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May-June 2017

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Retrospect

June 22, 1947: Cloudburst Over Holt, Missouri

The prophet of disaster ceased to shout.

Something was going right outside the hall.

A rain, though stingy, had begun to fall

That rather hurt his theory of the drought

And all the great convention was about.

The opening stanza of Robert Frost's sonnet “The Broken Drought,” which first appeared in the April 1947 issue of the Atlantic Monthly under the title “But He Meant It,” may inspire analysis on the value of hope versus doomsaying, but a more literal interpretation might have been on the minds of many Midwesterners just two months after it was published. On the evening of June 22, 1947, a cloudburst occurred over the vicinity of Holt, Missouri, a small town about 30 miles northeast of Kansas City, resulting in an incredible 12 inches of rain in just 42 minutes. The event even broke the world record for the greatest amount of precipitation in that duration of time.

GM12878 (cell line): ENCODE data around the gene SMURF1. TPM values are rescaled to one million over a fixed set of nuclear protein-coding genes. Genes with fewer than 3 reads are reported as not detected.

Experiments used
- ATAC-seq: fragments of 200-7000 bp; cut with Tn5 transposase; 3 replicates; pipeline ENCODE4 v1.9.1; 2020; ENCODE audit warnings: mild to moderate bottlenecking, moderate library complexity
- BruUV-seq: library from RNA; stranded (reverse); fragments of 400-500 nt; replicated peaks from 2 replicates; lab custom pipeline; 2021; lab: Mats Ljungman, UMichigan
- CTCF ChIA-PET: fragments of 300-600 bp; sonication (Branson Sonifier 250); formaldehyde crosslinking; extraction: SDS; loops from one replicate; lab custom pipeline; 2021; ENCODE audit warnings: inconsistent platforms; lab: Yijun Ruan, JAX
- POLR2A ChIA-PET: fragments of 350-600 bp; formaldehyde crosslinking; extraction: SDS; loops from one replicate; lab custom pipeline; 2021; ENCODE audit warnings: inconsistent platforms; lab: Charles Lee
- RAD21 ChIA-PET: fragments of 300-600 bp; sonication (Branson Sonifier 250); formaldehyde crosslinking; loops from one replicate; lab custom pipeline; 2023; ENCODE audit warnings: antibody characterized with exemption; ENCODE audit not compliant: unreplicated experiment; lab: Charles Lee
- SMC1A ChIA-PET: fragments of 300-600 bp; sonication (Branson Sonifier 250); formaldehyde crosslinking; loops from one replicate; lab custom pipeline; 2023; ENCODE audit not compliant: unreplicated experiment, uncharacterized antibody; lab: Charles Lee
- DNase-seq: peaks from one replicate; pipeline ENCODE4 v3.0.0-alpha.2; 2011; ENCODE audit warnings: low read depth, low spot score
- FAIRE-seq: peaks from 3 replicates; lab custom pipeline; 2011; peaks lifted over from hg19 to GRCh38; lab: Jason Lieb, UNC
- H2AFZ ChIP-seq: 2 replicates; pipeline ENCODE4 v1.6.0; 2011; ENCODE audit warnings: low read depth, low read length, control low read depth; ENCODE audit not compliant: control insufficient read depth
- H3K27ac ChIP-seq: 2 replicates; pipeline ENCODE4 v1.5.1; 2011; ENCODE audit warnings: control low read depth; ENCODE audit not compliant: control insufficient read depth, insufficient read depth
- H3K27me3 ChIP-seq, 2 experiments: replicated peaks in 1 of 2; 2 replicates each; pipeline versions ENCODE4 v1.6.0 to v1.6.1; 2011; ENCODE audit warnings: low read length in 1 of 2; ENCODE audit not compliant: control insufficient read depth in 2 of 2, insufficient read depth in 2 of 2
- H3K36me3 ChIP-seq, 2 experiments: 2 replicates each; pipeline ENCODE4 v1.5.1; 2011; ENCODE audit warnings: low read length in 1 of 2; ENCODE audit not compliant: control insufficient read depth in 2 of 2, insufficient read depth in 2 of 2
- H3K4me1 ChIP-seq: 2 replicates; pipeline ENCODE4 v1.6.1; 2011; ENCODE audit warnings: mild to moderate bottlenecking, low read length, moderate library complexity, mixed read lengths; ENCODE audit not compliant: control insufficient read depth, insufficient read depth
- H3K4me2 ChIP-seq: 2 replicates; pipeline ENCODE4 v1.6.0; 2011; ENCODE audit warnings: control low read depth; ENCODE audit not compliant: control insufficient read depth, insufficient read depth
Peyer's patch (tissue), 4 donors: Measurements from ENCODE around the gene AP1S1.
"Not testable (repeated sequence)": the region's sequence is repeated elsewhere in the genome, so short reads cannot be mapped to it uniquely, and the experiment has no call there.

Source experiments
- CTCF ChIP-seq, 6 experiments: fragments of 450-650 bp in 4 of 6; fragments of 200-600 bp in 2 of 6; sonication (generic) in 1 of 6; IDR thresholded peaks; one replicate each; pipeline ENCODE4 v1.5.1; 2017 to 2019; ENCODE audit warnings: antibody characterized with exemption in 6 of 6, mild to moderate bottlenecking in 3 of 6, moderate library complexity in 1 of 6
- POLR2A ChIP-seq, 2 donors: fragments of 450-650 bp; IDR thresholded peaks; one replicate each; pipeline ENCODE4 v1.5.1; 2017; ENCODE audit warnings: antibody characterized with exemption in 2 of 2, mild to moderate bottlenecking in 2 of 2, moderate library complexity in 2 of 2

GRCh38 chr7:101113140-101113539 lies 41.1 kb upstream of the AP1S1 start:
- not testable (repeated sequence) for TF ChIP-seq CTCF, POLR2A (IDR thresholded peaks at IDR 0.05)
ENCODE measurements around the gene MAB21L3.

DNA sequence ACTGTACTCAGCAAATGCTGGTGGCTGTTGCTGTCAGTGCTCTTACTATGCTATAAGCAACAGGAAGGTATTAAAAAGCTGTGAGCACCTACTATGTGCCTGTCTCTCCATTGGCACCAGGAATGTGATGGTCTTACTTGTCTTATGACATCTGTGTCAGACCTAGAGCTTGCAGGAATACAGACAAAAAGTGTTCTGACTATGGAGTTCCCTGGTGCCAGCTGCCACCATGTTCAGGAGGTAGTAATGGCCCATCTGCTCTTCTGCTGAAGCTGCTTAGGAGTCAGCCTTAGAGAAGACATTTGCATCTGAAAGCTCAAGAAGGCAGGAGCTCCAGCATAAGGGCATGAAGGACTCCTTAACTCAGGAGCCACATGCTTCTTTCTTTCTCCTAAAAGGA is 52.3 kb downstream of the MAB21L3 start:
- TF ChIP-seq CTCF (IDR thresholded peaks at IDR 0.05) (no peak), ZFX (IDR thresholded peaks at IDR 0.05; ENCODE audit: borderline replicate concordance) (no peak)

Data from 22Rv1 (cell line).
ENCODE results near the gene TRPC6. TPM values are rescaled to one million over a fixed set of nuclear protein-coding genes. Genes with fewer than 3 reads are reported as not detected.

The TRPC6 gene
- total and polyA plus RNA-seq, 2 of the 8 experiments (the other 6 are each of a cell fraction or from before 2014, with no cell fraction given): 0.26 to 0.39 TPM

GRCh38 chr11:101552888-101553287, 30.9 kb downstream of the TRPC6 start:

Sean Potter is a New York-based Certified Consulting Meteorologist (CCM), Certified Broadcast Meteorologist (CBM), and science writer with an interest in weather history

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